Thursday 23 August 2012
ShelterBoxes en route to Haiti as storm nears
Satellite image of Tropical Storm Isaac taken from NOAA/NASA GOES Project, August 2012.
ShelterBox aid is expected to arrive at Haiti's capital, Port-au-Prince on August 24 as Tropical Storm Isaac approaches the Caribbean island.
Tropical Storm Isaac is travelling fast across the Caribbean having hurtled over the smaller islands of Martinique, Guadeloupe and Dominica, forcing some flights to be cancelled and some businesses to close, but not causing any damage.
With it now strengthening and heading toward the island of Hispaniola, shared by Haiti and the Dominican Republic, the Miami-based National Hurricane Center (NHC) predicts it will become a hurricane and advises that preparations to protect life and property should be rushed to completion.
ShelterBox, which responds following disasters such as earthquake, volcano, flood, hurricane, cyclone, tsunami or conflict, is sending to Haiti, 448 boxes of aid in preparation.
The ShelterBoxes, which were prepositioned in Houston, TX, contain a disaster relief tent, stove, blankets, water filtration system, and other tools necessary to help families live independently and with dignity in the months following disaster.
A hurricane warning has been issued for Haiti as Isaac draws closer, bringing with it an estimated 51 centimeters (20 inches) of rain and strong winds.
With Haiti still recovering from the devastating 7.0-magnitude earthquake in 2010, Isaac is a real threat, especially as an estimated 400,000 Haitians are still living in makeshift shelters and tents.
The NHC warms these rains could cause life-threatening flash floods and mudslides.
Tom Lay is one of many ShelterBox Response Team members who helped deliver aid to the 2010 quake survivors and is one of ShelterBox's operations coordinators monitoring the situation.
"The boxes have been sent as contingency stocks for the Haitian people for when situations like this happen," said Lay.
“This is why preparing aid in advance of the next inevitable disasters is so important,” said Emily Sperling, ShelterBox USA president. “Because of the generosity of our supporters who donate funds before disaster strikes, we are able to procure the aid, preposition it, and then deploy it as soon as it’s needed.”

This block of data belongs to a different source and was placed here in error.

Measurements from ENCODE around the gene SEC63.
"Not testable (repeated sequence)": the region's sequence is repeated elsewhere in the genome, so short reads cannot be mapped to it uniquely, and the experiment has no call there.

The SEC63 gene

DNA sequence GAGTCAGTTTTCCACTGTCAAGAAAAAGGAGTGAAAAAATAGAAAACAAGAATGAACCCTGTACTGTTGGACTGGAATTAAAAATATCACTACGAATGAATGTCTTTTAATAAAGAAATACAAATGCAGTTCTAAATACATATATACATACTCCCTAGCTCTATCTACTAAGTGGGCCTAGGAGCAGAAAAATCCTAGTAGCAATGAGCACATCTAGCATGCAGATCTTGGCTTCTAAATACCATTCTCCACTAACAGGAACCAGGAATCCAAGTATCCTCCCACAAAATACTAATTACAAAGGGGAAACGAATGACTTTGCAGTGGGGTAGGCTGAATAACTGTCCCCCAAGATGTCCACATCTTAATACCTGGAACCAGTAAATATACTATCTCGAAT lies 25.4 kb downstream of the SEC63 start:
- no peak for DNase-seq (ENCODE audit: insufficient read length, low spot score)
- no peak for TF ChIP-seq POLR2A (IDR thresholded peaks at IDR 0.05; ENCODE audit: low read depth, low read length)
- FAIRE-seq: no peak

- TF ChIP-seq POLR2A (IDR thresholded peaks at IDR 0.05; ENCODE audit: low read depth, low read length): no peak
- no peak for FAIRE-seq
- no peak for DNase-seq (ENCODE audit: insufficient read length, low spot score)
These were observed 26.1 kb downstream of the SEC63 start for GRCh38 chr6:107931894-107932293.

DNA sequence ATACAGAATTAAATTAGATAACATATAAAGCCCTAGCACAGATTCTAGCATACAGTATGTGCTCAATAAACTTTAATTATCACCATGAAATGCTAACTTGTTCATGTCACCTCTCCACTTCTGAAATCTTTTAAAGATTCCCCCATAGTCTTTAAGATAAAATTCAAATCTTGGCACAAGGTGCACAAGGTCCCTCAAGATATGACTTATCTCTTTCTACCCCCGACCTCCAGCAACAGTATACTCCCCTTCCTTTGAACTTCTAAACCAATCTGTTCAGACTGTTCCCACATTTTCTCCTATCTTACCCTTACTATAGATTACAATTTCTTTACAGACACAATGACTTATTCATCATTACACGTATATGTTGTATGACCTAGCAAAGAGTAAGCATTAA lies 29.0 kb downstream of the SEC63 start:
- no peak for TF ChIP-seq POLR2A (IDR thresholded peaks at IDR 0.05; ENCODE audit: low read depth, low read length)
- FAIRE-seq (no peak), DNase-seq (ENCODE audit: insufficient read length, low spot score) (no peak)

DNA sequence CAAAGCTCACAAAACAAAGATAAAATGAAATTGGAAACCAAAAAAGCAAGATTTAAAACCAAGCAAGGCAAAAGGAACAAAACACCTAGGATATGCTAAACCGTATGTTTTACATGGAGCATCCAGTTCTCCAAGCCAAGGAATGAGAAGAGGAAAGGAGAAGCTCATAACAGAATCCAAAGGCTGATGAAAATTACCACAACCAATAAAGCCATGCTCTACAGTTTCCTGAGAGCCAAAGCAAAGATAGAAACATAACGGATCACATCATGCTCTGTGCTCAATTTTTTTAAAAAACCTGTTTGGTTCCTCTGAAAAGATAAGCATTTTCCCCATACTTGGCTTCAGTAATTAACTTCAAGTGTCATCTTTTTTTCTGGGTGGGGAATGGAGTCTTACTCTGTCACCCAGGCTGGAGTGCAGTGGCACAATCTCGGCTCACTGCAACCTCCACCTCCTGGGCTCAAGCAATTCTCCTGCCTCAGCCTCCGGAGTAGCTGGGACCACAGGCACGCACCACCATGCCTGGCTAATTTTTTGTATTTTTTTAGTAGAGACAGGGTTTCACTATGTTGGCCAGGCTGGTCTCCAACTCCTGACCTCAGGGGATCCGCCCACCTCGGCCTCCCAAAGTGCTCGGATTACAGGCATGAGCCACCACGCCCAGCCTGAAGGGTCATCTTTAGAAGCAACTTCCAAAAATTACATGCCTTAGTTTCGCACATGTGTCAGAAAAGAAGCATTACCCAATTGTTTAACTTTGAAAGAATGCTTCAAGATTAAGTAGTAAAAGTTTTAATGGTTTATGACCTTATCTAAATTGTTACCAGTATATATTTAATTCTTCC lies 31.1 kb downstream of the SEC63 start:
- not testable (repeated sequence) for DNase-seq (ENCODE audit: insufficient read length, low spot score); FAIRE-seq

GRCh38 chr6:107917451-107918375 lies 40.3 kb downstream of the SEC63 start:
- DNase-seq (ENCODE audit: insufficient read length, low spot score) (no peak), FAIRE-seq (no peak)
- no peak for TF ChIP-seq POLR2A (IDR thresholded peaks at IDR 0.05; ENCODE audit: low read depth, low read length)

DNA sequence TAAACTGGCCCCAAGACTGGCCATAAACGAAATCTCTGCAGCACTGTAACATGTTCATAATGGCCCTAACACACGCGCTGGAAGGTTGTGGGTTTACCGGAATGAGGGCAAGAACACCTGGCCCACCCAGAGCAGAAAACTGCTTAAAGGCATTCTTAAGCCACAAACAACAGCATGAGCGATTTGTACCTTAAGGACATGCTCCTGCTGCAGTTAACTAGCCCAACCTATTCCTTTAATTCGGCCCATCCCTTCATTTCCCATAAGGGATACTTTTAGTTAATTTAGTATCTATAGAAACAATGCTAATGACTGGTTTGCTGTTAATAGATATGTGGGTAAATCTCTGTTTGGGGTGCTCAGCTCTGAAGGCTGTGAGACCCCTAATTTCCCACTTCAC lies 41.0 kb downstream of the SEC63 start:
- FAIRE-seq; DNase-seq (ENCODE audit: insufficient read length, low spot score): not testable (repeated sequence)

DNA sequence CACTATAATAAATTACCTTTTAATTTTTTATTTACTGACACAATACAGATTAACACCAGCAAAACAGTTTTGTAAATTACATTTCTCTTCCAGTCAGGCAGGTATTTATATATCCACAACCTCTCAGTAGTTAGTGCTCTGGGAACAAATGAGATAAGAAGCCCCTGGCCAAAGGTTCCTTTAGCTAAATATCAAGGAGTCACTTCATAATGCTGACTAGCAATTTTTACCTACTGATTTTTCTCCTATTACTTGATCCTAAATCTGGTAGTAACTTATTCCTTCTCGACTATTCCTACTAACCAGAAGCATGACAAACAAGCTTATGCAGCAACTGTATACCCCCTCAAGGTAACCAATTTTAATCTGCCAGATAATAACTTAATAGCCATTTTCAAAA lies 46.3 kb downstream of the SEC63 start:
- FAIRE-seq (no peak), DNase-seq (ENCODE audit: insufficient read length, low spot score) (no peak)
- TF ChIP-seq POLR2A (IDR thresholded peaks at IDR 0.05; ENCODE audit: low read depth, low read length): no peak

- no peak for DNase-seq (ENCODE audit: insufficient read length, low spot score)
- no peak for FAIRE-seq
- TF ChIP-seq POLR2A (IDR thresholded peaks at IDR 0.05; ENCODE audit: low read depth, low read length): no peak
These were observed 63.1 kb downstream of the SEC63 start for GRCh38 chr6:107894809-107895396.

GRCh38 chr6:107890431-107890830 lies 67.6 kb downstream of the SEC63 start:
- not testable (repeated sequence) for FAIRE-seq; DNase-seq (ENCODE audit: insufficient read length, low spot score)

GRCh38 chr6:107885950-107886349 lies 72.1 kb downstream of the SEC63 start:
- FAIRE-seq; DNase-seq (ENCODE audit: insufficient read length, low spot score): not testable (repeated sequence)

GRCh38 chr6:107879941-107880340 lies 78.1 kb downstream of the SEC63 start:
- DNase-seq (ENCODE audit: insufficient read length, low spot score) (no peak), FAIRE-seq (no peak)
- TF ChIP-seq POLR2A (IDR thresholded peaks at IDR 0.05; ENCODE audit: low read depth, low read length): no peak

'Coordinating with partners'
"We are currently coordinating our response with the International Organization for Migration (IOM), one of our partners who has a strong presence in Haiti and with whom we have continued to work since the earthquake hit.
"If the hurricane strikes as predicted, we have response teams lined up to be sent in immediately to assess the need if required," added Lay.
Photograph taken by Mark Pearson during ShelterBox's response to the 2010 earthquake in Haiti.
Haiti is one of the world's poorest countries and its geographic location makes it one of the Caribbean's most disaster-prone countries. With its high poverty level, the island has always battled to cope with the aftermath of natural disasters.
Landslides and flash flooding are common in this half of Hispaniola due to deforestation. The situation became more serious after the earthquake over two years ago.
Hundreds of thousands of people lost their lives following the quake that struck the capital on January 12, 2010 and an estimated 1.5 million were housed in impromptu settlements.
Over 28,000 ShelterBoxes were sent in response to the disaster, the greatest number ShelterBox has ever sent to a single disaster.
If Isaac does not hit Haiti as hard as predicted, the ShelterBoxes will be prepositioned there and used for future disasters in the region.
See the BBC's weather forecast trace the path of Tropical Storm Isaac, as well as the movements of Typhoons Tembin and Bolaven further out in the Pacific that ShelterBox is also monitoring here.